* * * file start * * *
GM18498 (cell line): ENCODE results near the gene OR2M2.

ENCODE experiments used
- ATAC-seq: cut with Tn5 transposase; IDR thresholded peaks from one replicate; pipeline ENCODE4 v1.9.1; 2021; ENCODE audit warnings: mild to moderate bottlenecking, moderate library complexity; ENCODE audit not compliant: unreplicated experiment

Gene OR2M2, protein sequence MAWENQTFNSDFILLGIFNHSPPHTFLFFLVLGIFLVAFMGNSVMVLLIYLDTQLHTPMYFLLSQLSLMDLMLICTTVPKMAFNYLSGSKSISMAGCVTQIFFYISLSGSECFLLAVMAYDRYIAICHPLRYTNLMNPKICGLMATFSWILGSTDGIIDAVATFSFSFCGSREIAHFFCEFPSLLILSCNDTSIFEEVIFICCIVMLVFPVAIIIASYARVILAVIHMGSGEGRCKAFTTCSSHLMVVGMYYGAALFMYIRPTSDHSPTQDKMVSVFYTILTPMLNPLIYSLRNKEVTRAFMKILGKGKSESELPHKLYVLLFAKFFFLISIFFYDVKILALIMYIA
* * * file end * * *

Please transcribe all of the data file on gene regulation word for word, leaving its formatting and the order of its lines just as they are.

GM18498 (cell line): ENCODE results near the gene OR2M2.

ENCODE experiments used
- ATAC-seq: cut with Tn5 transposase; IDR thresholded peaks from one replicate; pipeline ENCODE4 v1.9.1; 2021; ENCODE audit warnings: mild to moderate bottlenecking, moderate library complexity; ENCODE audit not compliant: unreplicated experiment

Gene OR2M2, protein sequence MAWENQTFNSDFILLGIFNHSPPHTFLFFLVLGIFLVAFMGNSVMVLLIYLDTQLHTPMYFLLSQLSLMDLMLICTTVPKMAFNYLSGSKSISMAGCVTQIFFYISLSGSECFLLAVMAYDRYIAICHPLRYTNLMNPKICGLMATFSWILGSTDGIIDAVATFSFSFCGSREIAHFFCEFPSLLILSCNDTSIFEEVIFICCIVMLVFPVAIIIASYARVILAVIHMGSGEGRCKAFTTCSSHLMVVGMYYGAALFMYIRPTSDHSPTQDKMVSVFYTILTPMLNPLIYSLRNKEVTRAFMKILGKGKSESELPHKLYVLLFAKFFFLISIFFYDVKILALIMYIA